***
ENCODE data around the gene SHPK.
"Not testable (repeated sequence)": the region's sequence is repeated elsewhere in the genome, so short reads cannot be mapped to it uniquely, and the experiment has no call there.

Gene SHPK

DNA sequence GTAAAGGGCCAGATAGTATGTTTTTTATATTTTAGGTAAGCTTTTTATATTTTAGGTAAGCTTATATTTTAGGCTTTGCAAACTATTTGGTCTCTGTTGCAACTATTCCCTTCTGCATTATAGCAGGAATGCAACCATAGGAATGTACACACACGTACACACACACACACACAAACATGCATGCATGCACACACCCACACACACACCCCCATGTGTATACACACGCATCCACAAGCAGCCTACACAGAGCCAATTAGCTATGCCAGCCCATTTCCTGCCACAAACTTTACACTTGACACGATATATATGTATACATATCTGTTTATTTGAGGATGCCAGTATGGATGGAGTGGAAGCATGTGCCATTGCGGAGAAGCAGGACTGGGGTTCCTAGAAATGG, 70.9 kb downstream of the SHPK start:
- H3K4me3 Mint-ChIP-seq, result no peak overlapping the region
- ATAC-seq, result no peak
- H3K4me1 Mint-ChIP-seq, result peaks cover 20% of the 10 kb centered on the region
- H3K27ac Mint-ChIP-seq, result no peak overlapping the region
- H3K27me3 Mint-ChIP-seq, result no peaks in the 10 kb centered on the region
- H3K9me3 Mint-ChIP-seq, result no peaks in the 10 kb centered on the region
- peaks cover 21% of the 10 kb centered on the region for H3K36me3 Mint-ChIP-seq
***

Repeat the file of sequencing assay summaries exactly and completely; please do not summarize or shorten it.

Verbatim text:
ENCODE data around the gene SHPK.
"Not testable (repeated sequence)": the region's sequence is repeated elsewhere in the genome, so short reads cannot be mapped to it uniquely, and the experiment has no call there.

Gene SHPK

DNA sequence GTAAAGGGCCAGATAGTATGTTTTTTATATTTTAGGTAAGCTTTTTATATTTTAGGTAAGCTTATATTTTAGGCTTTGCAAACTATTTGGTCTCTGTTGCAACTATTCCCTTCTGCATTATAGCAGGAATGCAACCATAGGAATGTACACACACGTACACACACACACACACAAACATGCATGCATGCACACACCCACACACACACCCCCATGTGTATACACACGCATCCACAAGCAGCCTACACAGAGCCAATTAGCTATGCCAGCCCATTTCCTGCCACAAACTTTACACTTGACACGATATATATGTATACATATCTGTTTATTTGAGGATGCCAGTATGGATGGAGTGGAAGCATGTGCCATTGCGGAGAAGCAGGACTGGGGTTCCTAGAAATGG, 70.9 kb downstream of the SHPK start:
- H3K4me3 Mint-ChIP-seq, result no peak overlapping the region
- ATAC-seq, result no peak
- H3K4me1 Mint-ChIP-seq, result peaks cover 20% of the 10 kb centered on the region
- H3K27ac Mint-ChIP-seq, result no peak overlapping the region
- H3K27me3 Mint-ChIP-seq, result no peaks in the 10 kb centered on the region
- H3K9me3 Mint-ChIP-seq, result no peaks in the 10 kb centered on the region
- peaks cover 21% of the 10 kb centered on the region for H3K36me3 Mint-ChIP-seq